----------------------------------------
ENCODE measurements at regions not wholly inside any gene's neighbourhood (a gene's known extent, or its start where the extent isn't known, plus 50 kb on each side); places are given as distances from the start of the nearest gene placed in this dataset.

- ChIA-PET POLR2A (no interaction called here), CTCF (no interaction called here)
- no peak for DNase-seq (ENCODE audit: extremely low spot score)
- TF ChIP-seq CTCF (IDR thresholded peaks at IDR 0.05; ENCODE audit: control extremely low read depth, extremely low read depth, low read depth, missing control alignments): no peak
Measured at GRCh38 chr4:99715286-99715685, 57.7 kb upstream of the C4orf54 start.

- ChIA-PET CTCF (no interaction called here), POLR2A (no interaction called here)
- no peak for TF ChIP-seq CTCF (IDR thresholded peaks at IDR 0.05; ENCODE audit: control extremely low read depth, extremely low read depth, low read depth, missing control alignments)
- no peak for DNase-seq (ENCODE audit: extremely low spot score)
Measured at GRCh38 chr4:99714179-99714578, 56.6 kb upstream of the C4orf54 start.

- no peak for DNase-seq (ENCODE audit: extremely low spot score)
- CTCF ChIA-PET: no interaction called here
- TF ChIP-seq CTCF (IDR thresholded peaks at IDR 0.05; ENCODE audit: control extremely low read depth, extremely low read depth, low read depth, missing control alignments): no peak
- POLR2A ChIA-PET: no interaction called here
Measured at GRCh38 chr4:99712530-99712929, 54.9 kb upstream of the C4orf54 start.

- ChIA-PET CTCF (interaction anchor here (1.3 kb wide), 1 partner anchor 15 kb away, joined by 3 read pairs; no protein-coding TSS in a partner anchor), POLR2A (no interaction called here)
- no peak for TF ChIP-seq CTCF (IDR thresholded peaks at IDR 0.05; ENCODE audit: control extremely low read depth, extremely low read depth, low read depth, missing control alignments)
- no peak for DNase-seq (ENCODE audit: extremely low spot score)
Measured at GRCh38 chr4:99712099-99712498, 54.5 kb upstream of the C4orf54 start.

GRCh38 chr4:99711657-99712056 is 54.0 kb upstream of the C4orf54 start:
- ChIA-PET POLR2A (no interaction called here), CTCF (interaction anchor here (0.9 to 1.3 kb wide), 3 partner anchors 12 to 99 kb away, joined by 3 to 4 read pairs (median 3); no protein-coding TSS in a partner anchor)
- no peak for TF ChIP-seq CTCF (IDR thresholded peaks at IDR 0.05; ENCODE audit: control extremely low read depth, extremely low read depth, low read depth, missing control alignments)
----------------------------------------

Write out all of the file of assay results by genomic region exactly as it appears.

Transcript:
ENCODE measurements at regions not wholly inside any gene's neighbourhood (a gene's known extent, or its start where the extent isn't known, plus 50 kb on each side); places are given as distances from the start of the nearest gene placed in this dataset.

- ChIA-PET POLR2A (no interaction called here), CTCF (no interaction called here)
- no peak for DNase-seq (ENCODE audit: extremely low spot score)
- TF ChIP-seq CTCF (IDR thresholded peaks at IDR 0.05; ENCODE audit: control extremely low read depth, extremely low read depth, low read depth, missing control alignments): no peak
Measured at GRCh38 chr4:99715286-99715685, 57.7 kb upstream of the C4orf54 start.

- ChIA-PET CTCF (no interaction called here), POLR2A (no interaction called here)
- no peak for TF ChIP-seq CTCF (IDR thresholded peaks at IDR 0.05; ENCODE audit: control extremely low read depth, extremely low read depth, low read depth, missing control alignments)
- no peak for DNase-seq (ENCODE audit: extremely low spot score)
Measured at GRCh38 chr4:99714179-99714578, 56.6 kb upstream of the C4orf54 start.

- no peak for DNase-seq (ENCODE audit: extremely low spot score)
- CTCF ChIA-PET: no interaction called here
- TF ChIP-seq CTCF (IDR thresholded peaks at IDR 0.05; ENCODE audit: control extremely low read depth, extremely low read depth, low read depth, missing control alignments): no peak
- POLR2A ChIA-PET: no interaction called here
Measured at GRCh38 chr4:99712530-99712929, 54.9 kb upstream of the C4orf54 start.

- ChIA-PET CTCF (interaction anchor here (1.3 kb wide), 1 partner anchor 15 kb away, joined by 3 read pairs; no protein-coding TSS in a partner anchor), POLR2A (no interaction called here)
- no peak for TF ChIP-seq CTCF (IDR thresholded peaks at IDR 0.05; ENCODE audit: control extremely low read depth, extremely low read depth, low read depth, missing control alignments)
- no peak for DNase-seq (ENCODE audit: extremely low spot score)
Measured at GRCh38 chr4:99712099-99712498, 54.5 kb upstream of the C4orf54 start.

GRCh38 chr4:99711657-99712056 is 54.0 kb upstream of the C4orf54 start:
- ChIA-PET POLR2A (no interaction called here), CTCF (interaction anchor here (0.9 to 1.3 kb wide), 3 partner anchors 12 to 99 kb away, joined by 3 to 4 read pairs (median 3); no protein-coding TSS in a partner anchor)
- no peak for TF ChIP-seq CTCF (IDR thresholded peaks at IDR 0.05; ENCODE audit: control extremely low read depth, extremely low read depth, low read depth, missing control alignments)